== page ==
Nawr, ar hyn o bryd, mae yna 16 o gynhyrchion bwyd Cymreig wedi eu cofrestru o dan y drefn Ewropeaidd ac mae yna ddau arall yn aros i gael eu derbyn. Mae rhai ohonyn nhw yn gyfarwydd iawn, iawn i Aelodau. Mae cig oen a chig eidion o Gymru, wrth gwrs, wedi eu gwarchod; caws Caerffili, er ei fod yn cael ei gynhyrchu yng Ngheredigion—jest dros y ffin, tu fas i Geredigion; Halen Môn. Mae siwin neu frithyll y môr sydd wedi cael eu dala yn y ffordd draddodiadol mewn cwrwgl yn cael eu hamddiffyn, a ham sir Gâr, a gewch chi yn y farchnad yng Nghaerfyrddin. Mae'r rhain i gyd wedi eu gwarchod, fel, wrth gwrs, rydym ni'n gwybod am y bwydydd gwych pan fyddwn ni'n mynd dramor, yn mynd ar y cyfandir ac yn gweld y bwydydd gwych sydd wedi eu gwarchod yn fanna.

Ond nid jest yr enwau sydd yn bwysig, ond y statws economaidd a diwylliannol sydd y tu ôl iddyn nhw. Felly, mae Hybu Cig Cymru wedi canfod bod allforion cig oen o Gymru wedi tyfu 25 y cant ers inni gael y statws dynodedig PGI. Mae yna werth economaidd iddyn nhw. Mae'r Comisiwn Ewropeaidd wedi canfod bod gwerth ar gyfer unrhyw gynnyrch sydd wedi ei ddynodi yn ddaearyddol yn £1.55—hynny yw, mi gewch chi £1.55 yn fwy y bunt am fod gyda chi'r statws yma o PGI neu debyg. Dim ond heddiw mae'r Western Mail wedi cyhoeddi bod 55 y cant o gwsmeriaid yng Nghymru yn ffafrio prynu bwyd gyda statws PGI, 37 y cant yn dweud y bydden nhw'n fwy tebyg o lawer o brynu cig oen o Gymru pe bai e'n dwyn y statws yna, oherwydd ei fod e'n dwyn y statws yna; a 49 y cant—yn uwch—ar gyfer cig eidion a dweud y gwir. Mae bron hanner o gwsmeriaid Cymru yn ffafrio cig eidion o Gymru oherwydd bod gyda fe'r statws yma. Felly, mae amddiffyn y statws yma yn bwysig iawn.

Nawr, yn San Steffan, wrth gwrs, rydym ni'n cofio bod y Bil yma yn fersiwn o'r Bil sy'n mynd drwy San Steffan, y Bil ymadael â'r Undeb Ewropeaidd. Nid ydym ni wedi cael y cytundeb rhwng y Llywodraeth yma a Llywodraeth San Steffan i weld pa lwybr i fynd arno, ond mae'n bwysig rhoi ar gofnod bod y Gweinidog busnes, sydd yn gwneud swydd debyg i un Julie James, yn San Steffan wedi dweud nad oes modd gwarantu bod enwau fel hyn yn cael eu diogelu wrth inni ymadael â'r Undeb Ewropeaidd. Mae perig fanna i allforion o Gymru, i ffermwyr ac amaethwyr Cymru ac i gynhyrchwyr bwyd Cymru. Felly, mae'n bwysig, rydw i'n meddwl, ein bod ni fel Cynulliad yn ystyried y materion yma wrth drafod ein deddfwriaeth ein hunan. Rwy'n gobeithio'n fawr, felly, y bydd y Cynulliad yn ymateb yn bositif i'r gwelliannau hyn ac yn gwneud pob dim o fewn ein gallu ni i sicrhau ein bod ni'n cadw statws enwau gwarchodedig ar gyfer bwydydd da iawn o Gymru.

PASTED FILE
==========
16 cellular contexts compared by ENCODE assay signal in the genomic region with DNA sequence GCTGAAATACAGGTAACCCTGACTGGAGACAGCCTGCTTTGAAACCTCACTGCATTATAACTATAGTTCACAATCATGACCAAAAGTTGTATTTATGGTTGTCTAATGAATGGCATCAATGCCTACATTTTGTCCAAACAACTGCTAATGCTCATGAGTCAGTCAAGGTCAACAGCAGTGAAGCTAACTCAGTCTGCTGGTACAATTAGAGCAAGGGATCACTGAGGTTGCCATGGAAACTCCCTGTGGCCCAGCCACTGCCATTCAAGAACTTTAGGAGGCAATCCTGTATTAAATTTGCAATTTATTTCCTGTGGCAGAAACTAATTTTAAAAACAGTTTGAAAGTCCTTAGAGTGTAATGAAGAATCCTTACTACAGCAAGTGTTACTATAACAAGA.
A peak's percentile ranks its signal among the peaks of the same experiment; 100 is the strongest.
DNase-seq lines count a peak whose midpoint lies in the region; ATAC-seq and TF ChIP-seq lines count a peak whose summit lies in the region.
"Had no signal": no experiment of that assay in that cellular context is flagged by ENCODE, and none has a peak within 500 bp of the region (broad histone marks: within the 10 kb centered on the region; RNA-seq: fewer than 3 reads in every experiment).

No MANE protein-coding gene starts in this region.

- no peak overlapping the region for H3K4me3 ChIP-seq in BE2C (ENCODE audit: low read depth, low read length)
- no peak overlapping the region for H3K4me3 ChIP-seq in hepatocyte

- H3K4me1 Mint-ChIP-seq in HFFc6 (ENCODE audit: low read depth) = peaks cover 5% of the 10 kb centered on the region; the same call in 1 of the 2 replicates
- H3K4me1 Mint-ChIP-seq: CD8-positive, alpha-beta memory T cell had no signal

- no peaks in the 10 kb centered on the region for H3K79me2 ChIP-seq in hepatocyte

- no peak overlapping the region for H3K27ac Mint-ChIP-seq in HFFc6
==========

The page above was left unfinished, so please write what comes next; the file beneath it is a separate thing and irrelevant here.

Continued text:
Thank you very much, Llywydd. I move amendments 7 and 11 in the group in my name and on behalf of the Plaid Cymru group. I do hope that, as we are meeting as the Committee of the Whole Assembly this afternoon, it’s not only the names that you have before you prior to the meeting that you will call in this debate, but you will open the door to the other parties. I look forward to hearing why the Conservatives oppose the amendments or the Bill itself, and I look forward to hearing—and I miss, in fact—some of the more constitutional contributions that some Members opposite may make.

But these amendments relate specifically to the need to protect the protected Welsh food names as we exit the European Union, and the amendments will place a duty on Welsh Ministers—as this Bill does provide significant powers to Welsh Ministers; do bear that in mind—to protect those names, and to ensure that we do our very best to remain within the designated name system of the European Union, what is known for the most part as PGI, although there are other designations, of course.

Now, at the moment, there are 16 Welsh food products that have been registered under the European regime and another two are awaiting approval. Some of them are very familiar to Members: Welsh lamb and beef, of course, are protected; Caerphilly cheese, although it’s produced in Ceredigion—just over the border from Ceredigion, actually; Halen Môn/Anglesey Sea Salt; sewin or sea trout that have been caught with traditional methods using coracles; and Carmarthen ham, which you can buy in Carmarthen market. They’re all protected, as are the excellent foods that we see when we travel abroad and on the continent, which have the protected status there.